Air France-KLM loss widens on higher fuel costs and competition

Franco-Dutch group has reported a 1.9% drop in unit revenue for January-March period

Air France-KLM blamed higher fuel costs and tough price competition as it posted a deeper first-quarter loss on Friday, but said pressure would ease in the rest of the year as rival airlines' capacity growth slows.

The Franco-Dutch group reported a 1.9 per cent drop in unit revenue for January-March as sales failed to keep pace with its 2.3 per cent expansion in flights offered. The operating loss widened to €303 million from €185 million.

Under new chief executive officer Ben Smith, who joined last September from Air Canada, the company is seeking to boost efficiency in part through better coordination of the Air France and KLM networks and fleets.

“The first quarter has been challenging for the European airline industry, including the Air France-KLM Group,” Mr Smith said in a statement. “Substantial industry capacity growth in the off-peak business period led to unit revenue pressure.”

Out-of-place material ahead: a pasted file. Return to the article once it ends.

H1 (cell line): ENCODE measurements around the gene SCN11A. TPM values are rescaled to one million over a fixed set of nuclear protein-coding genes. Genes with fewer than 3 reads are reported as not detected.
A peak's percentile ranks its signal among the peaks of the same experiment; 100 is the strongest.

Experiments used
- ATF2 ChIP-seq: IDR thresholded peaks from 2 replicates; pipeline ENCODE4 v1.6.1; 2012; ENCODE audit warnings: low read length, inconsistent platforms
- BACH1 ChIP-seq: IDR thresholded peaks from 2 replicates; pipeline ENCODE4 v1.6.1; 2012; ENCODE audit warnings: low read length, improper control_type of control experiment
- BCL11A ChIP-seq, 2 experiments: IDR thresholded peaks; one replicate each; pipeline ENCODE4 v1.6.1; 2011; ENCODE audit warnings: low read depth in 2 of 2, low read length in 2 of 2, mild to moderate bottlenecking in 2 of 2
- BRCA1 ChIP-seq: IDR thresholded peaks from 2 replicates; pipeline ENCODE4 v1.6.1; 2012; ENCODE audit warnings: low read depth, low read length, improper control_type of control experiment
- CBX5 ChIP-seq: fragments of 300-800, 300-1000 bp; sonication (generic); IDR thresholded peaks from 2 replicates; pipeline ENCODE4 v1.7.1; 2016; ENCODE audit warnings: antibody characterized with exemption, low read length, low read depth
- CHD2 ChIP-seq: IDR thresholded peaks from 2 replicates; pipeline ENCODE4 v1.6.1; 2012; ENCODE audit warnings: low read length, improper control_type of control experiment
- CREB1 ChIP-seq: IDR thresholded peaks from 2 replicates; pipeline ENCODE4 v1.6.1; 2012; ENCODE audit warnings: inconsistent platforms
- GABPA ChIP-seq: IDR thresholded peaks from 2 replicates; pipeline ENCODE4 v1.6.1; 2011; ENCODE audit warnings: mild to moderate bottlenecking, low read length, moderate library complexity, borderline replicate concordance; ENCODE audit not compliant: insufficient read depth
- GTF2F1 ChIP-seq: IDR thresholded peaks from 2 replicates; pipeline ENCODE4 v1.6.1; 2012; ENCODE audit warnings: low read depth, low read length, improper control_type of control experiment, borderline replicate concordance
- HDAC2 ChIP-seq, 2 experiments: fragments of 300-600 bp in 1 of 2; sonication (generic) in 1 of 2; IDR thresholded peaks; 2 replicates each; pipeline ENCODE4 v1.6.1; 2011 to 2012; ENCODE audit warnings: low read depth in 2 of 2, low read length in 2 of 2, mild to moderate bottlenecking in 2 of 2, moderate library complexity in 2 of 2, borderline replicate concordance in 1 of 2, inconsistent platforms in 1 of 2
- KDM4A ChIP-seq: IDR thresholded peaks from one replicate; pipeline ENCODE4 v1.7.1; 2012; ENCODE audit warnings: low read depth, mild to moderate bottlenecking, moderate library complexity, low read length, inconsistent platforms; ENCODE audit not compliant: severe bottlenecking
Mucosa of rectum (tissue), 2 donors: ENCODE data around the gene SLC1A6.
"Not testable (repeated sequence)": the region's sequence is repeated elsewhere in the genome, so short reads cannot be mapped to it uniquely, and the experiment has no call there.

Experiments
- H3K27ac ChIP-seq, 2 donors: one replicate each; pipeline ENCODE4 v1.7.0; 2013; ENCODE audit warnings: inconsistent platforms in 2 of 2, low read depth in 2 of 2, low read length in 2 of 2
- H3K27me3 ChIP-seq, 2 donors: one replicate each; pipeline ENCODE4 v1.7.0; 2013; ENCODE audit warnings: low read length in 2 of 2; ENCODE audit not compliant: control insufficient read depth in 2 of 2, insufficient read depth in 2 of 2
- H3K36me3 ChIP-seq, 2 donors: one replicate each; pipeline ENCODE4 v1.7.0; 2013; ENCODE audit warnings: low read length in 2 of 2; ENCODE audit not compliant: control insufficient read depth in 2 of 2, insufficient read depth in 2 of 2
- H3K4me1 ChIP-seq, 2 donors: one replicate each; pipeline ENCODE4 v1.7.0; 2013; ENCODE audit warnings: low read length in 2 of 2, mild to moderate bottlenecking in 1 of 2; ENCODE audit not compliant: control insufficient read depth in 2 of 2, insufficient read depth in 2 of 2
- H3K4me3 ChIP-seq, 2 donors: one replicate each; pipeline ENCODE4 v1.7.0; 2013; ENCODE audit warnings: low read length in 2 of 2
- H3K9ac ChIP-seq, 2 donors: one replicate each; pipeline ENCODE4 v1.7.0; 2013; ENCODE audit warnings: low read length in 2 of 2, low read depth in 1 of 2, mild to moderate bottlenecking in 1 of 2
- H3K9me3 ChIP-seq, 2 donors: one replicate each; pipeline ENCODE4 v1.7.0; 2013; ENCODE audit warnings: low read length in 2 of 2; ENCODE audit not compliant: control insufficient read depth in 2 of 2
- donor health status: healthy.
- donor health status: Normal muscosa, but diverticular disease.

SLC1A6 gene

Fuel costs and excess capacity also led to ballooning losses at Lufthansa, the German airline said this week.

Air France-KLM said it saw “improving trends” and a “more benign industry supply outlook” –- with a slowdown in Gulf carriers’ growth plans – as it reiterated pledges to keep a lid on debt in 2019 while continuing to cut non-fuel costs.

The fuel bill grew by €140 million to €1.2 billion in the quarter, Air France-KLM said, putting a bigger-than-expected dent in earnings.

The €303 million operating loss exceeded the €251 million expected by analysts based on the median of 14 estimates in a consensus poll by the company.

Its net loss also widened to €320 million from €269 million, even as group revenue rose 3.1 per cent to €5.986 billion, in line with market expectations.

Long-haul bookings

Non-fuel costs fell 0.4 per cent before currency effects, which pared another €34 million off earnings. But forward long-haul bookings are up for the summer season, the company said, with gains of 1 per cent for May-June.

Transavia, the group’s low-cost operator, saw unit revenue decline 3.5 per cent as a 7.4 per cent passenger traffic rise failed to keep pace with an 11.4 per cent capacity expansion -–partly the result of a later Easter weekend this year. The division’s loss widened to €71 million from €58 million.

Beyond the financial metrics, CEO Smith hailed what he described as “signs of progress in operational performance at Air France” as the carrier improved punctuality and overall customer satisfaction scores – narrowing the gap with KLM.

Mr Smith will give his first detailed strategy presentation to investors at a capital markets day scheduled for November, the company also said on Friday. – Reuters